Census data is not normally something that gets people talking. In fact it’s about as dry a subject as you can get. But figures released this week have caused a bit of a stir. They show the effects immigration is having on the ethnic makeup of Britain, most notably London, where those describing themselves as White British are now a minority.
One positive aspect of this is that it shows that immigration can at least now be talked about. For too long immigration was a subject off limits to the media and politicians. The result was to gift the likes of the BNP a near monopoly on the issue. The debate is now more open, but alas, no more mature. Try as we might, we simply haven’t had a proper look at the pros and cons of immigration.
The cons are comparatively straight forward. Ethnic tensions in our cities, strains on our public services, increased risk of domestic terrorism, overcrowding (only 5 percent of Britain has been built on), entire communities whose loyalty is to their home country, not the UK. And there is no silver bullet to resolve these problems. These issue needs to be looked at individually, with a bespoke set of policies for each. Simply pulling up the drawbridge is neither viable nor desirable.
I grew up in Hounslow, South West London. Hounslow is one of the most diverse areas of the UK, possibly in Europe. Diversity is my default. As a child, a samosa was as familiar a sight to me as a sandwich. In my view, we don’t need immigration to enrich our culture. Nor do we have a duty of care for the wretched souls of every conflict blighted country on earth. There is however one area in which immigration is not only desirable, but required. I refer to the crashingly dull yet vital subject of demographics.
Britain is getting older, fast. We have more over 65’s than we do under 16’s. This trend will have disastrous consequences for our pension system.
Here’s the killer statistic; when our pension system was devised, there were twelve wage earners for every pensioner. Today’s there are four wage earners for every pensioner. In twenty years the ratio will be three wage earners for every pensioner. Old people are also living longer. Pensions were meant to ensure those few hardly souls who lived that long would see out thier last few years with dignity. Today it’s not unusual for people to spend thirty years in retirement. Commitments have been made to this generation, and somebody has to pay for it.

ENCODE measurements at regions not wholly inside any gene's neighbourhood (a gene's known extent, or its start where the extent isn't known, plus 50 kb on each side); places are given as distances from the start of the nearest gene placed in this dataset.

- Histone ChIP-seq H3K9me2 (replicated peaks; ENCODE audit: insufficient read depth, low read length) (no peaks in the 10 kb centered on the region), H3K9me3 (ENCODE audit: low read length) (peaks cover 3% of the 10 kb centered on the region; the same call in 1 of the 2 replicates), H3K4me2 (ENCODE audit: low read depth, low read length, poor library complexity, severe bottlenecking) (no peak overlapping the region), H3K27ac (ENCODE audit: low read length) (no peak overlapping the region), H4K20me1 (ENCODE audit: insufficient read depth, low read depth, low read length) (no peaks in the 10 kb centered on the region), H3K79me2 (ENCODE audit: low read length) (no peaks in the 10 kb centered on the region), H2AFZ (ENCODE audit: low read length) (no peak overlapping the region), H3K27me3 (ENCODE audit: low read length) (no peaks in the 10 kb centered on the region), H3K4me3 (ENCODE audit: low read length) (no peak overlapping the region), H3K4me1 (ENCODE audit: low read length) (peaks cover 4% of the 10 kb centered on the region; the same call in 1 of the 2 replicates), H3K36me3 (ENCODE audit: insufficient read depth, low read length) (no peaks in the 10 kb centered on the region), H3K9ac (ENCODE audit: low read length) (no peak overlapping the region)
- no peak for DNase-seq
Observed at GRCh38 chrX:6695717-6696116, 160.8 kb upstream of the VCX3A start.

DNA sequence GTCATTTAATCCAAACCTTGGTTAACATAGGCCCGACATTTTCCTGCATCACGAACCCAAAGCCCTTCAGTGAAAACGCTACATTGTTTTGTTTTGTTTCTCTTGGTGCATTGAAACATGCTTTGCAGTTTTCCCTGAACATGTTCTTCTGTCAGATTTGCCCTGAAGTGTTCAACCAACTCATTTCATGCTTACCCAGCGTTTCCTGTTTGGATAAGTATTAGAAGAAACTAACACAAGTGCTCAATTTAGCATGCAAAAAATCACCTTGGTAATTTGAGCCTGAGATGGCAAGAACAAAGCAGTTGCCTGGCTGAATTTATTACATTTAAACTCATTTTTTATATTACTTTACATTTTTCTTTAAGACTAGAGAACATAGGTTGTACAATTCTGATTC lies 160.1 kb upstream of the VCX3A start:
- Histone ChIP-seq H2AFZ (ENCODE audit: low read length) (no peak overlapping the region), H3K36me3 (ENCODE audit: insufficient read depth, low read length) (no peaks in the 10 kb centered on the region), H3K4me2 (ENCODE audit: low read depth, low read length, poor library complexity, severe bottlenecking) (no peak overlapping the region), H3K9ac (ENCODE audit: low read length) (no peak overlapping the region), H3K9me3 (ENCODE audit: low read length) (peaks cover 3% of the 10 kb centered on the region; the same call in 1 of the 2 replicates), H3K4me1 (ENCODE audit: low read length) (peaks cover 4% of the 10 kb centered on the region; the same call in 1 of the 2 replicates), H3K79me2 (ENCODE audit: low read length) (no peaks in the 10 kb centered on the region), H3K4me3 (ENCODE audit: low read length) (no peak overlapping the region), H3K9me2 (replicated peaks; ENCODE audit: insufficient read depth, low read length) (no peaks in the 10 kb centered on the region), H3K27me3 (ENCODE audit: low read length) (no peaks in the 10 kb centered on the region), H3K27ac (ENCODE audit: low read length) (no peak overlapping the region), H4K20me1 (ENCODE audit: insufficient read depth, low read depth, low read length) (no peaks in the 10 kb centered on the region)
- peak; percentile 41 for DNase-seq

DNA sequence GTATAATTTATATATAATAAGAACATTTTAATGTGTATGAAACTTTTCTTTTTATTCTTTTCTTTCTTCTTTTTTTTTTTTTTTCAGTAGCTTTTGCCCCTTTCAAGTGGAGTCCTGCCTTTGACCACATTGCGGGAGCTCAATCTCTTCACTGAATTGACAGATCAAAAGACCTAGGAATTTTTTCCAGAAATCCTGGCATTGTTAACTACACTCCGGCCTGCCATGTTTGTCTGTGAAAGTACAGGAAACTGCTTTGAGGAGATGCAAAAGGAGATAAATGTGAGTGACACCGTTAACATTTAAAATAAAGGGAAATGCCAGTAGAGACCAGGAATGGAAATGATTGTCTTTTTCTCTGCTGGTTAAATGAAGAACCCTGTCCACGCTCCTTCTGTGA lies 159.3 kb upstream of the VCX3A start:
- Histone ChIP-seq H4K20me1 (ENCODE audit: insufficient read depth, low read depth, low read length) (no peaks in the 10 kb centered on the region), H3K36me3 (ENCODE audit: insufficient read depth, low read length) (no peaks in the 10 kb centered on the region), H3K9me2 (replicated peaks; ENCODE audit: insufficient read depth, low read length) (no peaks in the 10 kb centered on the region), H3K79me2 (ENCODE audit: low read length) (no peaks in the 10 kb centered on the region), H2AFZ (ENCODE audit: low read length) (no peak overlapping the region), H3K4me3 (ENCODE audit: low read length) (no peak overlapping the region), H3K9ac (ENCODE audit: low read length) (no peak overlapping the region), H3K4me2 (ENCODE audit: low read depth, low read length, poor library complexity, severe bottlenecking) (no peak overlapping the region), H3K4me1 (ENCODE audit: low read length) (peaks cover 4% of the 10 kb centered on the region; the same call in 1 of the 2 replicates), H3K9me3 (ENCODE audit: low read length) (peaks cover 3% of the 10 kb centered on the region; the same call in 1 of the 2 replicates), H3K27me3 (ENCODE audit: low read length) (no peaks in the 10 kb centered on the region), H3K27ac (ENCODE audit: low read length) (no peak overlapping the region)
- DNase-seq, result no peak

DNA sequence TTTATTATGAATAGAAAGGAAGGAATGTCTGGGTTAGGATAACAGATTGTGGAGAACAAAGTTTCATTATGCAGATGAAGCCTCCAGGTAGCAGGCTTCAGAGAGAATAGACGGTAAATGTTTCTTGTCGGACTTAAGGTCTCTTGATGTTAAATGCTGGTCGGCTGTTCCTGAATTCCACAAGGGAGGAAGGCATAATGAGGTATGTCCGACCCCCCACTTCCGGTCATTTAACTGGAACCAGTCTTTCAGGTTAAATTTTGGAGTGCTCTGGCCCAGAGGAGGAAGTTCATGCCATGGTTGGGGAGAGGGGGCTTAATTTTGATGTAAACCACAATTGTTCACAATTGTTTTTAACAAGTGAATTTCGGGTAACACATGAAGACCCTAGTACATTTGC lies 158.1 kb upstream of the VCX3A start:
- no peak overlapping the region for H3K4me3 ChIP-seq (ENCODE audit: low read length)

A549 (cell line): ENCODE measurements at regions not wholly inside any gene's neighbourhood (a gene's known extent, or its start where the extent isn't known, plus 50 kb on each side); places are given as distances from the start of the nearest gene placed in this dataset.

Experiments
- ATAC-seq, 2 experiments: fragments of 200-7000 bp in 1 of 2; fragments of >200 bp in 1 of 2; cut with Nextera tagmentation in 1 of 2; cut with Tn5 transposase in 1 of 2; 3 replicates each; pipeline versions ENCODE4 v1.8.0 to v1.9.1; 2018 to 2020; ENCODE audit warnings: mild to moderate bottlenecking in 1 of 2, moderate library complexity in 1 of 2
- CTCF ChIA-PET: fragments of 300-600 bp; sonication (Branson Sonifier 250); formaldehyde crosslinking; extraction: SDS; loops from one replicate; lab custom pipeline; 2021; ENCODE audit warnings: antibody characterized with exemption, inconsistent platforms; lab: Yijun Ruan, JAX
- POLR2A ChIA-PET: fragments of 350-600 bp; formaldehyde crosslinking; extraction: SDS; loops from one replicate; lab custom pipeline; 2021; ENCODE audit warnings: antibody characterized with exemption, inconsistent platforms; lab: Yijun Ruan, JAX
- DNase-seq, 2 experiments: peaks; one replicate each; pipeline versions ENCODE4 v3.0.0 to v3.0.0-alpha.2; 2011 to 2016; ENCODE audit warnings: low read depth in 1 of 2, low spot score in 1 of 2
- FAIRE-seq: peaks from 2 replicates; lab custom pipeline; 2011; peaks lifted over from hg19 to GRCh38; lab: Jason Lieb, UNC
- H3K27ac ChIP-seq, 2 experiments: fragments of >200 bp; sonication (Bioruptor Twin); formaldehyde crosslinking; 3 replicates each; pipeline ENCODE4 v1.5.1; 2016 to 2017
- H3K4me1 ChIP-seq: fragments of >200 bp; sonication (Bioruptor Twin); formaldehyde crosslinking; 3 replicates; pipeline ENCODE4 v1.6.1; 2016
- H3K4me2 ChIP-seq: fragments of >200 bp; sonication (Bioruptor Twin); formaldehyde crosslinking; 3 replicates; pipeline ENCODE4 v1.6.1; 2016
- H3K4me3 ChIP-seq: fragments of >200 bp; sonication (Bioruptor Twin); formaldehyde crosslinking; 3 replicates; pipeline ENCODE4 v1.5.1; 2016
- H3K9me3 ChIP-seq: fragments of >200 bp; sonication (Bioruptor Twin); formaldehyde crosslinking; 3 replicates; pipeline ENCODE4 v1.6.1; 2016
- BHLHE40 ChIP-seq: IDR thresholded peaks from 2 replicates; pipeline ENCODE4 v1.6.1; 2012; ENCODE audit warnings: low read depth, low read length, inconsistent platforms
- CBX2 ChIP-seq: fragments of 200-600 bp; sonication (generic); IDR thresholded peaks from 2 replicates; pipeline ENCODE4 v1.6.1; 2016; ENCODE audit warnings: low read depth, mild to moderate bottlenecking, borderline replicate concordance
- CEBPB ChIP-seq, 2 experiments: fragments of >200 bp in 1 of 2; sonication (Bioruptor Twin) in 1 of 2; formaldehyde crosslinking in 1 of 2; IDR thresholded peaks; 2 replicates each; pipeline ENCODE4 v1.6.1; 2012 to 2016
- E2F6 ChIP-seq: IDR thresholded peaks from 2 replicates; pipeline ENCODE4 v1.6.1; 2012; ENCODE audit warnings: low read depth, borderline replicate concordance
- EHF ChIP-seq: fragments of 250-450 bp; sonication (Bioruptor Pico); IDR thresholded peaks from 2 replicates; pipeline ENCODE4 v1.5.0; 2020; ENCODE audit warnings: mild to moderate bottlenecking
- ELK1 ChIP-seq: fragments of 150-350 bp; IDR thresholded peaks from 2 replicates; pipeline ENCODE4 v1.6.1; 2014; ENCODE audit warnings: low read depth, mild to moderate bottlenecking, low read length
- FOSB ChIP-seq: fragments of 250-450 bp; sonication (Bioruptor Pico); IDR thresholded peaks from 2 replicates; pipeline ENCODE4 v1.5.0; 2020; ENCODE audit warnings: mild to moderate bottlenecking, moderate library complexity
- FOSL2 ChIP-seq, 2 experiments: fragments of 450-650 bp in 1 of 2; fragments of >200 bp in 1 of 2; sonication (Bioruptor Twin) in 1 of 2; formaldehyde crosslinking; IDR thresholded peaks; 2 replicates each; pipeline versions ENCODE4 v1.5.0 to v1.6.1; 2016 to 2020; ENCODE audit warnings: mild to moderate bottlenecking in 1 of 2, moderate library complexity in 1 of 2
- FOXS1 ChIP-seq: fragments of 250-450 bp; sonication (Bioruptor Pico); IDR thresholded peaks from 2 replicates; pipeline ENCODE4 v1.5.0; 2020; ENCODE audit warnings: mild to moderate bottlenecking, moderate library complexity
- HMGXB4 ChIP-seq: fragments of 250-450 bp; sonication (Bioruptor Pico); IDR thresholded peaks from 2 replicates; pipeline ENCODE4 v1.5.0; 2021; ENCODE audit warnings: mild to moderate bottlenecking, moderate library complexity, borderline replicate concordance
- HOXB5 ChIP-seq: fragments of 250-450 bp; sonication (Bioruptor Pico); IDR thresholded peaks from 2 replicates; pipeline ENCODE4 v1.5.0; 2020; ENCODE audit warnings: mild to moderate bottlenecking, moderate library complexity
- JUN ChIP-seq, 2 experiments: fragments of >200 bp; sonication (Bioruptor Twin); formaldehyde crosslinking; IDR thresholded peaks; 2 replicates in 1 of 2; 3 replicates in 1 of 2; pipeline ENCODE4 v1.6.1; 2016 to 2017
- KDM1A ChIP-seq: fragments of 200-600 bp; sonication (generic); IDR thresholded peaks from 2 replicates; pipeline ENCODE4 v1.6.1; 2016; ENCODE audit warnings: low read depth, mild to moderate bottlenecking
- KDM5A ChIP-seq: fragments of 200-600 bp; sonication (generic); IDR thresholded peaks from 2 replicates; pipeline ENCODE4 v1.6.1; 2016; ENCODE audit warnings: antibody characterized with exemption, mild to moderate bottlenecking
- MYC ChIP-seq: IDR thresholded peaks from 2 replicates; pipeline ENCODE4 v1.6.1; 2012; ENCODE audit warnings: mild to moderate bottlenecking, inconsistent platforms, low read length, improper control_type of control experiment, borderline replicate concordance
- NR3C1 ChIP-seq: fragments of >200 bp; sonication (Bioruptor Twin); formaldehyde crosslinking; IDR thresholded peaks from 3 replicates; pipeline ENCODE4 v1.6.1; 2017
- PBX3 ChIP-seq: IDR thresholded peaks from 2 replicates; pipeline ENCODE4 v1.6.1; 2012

And this is the uncomfortable truth that many of those opposing immigration refuse of countenance; if British nationals aren’t going to have more children to pay for state pensions, we’re going to have to start importing young people. No amount of tweaking age brackets will make up for the fact that you need lots of young people to pay for lots of old people.
And it isn’t just pensions we need immigrants for. Immigrants do jobs that some British people think are beneath them. Mini cab driver, cleaner, take-away delivery driver, warehouse worker, fruit picker. Essentially anything that requires sweat or a uniform. This job-snobbery is especially evident among the young. For twenty years we’ve packed our young people off to learn sociology and media studies at university, yet we’re surprised when we can’t find a plumber of a mechanic. If we’re not prepared to train middle class white children from the suburbs to do jobs with tools, (and yes, drive a white van) we’ll have to import people who can. It’s as simple as that.
Immigrants also provide a ready made global business network. Many people who come to this country do so because we are a safer, more attractive place to do business. Middle Eastern, Asian and increasingly African communities take pride in the links they maintain with their home countries. This business savvy Diasporas is a conduit for British exports to growing markets. You can’t buy those kinds of contacts. With trade comes revenue for investment and expansion, all from the private sector. With trade comes influence and friendship, vital diplomatic tools.
However an open door on immigration policy cannot happen while our welfare system is so loose and so generous. An unlimited supply of free money, to everybody, forever, on the flimsiest of pretences, is not sustainable. The immigration debate needs be linked to the overdue debate on welfare, for you cannot reach a sustainable policy on one without including the other.
In and of itself, immigration is not a problem. And when managed in conjunction with a fundamental review of welfare, it has the potential to be a nation saving import.